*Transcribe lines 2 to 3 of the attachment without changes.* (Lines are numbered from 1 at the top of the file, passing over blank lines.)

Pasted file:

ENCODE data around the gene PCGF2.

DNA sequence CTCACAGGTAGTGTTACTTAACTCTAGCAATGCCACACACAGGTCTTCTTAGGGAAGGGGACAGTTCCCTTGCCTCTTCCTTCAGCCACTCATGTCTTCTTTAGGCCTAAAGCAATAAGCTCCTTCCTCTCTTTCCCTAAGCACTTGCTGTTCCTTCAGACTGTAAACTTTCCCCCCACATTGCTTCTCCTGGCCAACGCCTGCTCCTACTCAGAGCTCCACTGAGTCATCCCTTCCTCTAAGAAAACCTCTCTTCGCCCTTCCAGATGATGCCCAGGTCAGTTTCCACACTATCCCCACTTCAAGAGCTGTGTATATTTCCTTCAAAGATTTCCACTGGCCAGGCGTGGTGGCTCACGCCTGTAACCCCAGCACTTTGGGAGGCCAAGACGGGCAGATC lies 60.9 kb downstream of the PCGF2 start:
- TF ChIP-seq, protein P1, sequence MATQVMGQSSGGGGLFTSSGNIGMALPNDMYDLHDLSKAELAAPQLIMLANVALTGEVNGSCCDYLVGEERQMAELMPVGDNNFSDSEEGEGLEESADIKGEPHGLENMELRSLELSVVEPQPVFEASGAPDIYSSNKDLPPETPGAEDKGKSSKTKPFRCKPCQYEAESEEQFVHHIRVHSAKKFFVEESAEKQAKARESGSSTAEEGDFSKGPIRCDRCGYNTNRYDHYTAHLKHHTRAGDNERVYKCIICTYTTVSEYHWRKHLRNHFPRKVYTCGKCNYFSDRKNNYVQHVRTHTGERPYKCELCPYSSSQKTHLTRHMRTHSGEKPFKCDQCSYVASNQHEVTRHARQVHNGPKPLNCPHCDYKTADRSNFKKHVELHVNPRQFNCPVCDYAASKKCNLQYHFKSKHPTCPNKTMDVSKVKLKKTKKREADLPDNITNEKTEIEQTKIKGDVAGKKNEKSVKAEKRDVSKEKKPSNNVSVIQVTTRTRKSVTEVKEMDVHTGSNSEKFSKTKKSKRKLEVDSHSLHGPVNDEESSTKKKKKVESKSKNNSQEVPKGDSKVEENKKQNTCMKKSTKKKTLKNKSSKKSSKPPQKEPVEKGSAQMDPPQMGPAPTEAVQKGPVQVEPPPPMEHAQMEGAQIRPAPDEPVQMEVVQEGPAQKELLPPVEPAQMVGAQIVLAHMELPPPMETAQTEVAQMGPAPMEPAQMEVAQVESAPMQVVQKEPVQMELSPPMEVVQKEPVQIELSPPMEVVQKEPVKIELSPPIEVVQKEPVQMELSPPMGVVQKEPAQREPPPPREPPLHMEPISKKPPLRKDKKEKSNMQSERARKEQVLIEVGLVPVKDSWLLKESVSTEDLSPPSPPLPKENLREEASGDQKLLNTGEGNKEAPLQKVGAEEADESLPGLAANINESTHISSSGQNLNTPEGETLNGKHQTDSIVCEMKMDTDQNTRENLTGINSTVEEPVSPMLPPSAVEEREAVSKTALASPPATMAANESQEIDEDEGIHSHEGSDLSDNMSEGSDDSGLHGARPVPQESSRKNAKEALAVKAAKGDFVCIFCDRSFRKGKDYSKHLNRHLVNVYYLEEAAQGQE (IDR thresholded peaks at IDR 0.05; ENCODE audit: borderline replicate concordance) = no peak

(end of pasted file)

DNA sequence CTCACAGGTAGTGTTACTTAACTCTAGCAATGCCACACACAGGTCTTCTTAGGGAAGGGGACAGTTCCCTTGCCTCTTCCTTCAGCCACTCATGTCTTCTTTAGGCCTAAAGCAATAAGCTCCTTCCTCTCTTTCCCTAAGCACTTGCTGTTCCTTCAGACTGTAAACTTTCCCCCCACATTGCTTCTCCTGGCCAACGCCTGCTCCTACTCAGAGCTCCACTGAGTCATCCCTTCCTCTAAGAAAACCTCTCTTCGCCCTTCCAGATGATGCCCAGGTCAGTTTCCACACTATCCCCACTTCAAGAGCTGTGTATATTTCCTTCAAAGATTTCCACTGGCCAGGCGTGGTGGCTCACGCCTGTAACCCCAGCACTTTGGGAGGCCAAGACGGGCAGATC lies 60.9 kb downstream of the PCGF2 start:
- TF ChIP-seq, protein P1, sequence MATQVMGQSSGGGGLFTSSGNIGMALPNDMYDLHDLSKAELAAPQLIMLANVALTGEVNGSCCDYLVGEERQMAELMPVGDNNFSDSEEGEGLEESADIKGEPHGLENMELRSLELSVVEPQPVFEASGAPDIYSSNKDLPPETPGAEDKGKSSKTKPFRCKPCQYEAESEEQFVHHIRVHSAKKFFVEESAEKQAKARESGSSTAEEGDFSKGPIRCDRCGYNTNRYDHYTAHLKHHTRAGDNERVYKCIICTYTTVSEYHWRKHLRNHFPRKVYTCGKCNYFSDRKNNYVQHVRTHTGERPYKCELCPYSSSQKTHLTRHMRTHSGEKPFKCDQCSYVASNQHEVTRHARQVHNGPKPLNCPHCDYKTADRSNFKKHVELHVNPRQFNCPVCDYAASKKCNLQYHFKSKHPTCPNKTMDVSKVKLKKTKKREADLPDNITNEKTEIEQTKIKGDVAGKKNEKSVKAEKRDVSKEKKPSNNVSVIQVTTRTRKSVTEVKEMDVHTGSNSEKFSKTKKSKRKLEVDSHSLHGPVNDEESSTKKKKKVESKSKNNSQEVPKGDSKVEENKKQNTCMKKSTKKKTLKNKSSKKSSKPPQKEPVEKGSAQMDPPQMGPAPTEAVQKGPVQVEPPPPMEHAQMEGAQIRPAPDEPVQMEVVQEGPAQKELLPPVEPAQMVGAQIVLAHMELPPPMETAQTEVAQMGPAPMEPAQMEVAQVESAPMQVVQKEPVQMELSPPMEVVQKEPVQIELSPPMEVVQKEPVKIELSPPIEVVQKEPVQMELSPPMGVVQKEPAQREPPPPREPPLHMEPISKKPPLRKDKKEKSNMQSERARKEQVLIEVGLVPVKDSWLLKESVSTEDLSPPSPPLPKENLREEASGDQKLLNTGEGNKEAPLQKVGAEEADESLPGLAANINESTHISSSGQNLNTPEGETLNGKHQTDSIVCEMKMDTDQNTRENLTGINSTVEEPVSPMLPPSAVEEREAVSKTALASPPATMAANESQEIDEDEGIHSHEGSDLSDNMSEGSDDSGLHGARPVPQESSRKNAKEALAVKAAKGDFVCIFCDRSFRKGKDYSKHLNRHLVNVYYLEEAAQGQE (IDR thresholded peaks at IDR 0.05; ENCODE audit: borderline replicate concordance) = no peak